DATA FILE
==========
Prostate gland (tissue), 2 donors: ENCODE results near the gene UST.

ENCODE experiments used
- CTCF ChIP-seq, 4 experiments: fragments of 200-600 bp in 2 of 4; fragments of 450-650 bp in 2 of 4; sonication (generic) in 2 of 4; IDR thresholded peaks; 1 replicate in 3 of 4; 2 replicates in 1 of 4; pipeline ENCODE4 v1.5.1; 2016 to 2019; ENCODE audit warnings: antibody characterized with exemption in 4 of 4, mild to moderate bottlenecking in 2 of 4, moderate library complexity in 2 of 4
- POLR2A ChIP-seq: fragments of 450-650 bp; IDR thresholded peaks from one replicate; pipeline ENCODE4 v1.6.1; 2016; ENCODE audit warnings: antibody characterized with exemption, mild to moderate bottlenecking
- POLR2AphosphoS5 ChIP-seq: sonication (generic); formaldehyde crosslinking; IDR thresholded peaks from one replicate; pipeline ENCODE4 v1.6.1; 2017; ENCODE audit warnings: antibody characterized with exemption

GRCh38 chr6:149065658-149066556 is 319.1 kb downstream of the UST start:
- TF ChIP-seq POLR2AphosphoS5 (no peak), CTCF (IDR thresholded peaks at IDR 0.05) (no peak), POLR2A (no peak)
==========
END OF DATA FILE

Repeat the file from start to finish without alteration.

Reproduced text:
Prostate gland (tissue), 2 donors: ENCODE results near the gene UST.

ENCODE experiments used
- CTCF ChIP-seq, 4 experiments: fragments of 200-600 bp in 2 of 4; fragments of 450-650 bp in 2 of 4; sonication (generic) in 2 of 4; IDR thresholded peaks; 1 replicate in 3 of 4; 2 replicates in 1 of 4; pipeline ENCODE4 v1.5.1; 2016 to 2019; ENCODE audit warnings: antibody characterized with exemption in 4 of 4, mild to moderate bottlenecking in 2 of 4, moderate library complexity in 2 of 4
- POLR2A ChIP-seq: fragments of 450-650 bp; IDR thresholded peaks from one replicate; pipeline ENCODE4 v1.6.1; 2016; ENCODE audit warnings: antibody characterized with exemption, mild to moderate bottlenecking
- POLR2AphosphoS5 ChIP-seq: sonication (generic); formaldehyde crosslinking; IDR thresholded peaks from one replicate; pipeline ENCODE4 v1.6.1; 2017; ENCODE audit warnings: antibody characterized with exemption

GRCh38 chr6:149065658-149066556 is 319.1 kb downstream of the UST start:
- TF ChIP-seq POLR2AphosphoS5 (no peak), CTCF (IDR thresholded peaks at IDR 0.05) (no peak), POLR2A (no peak)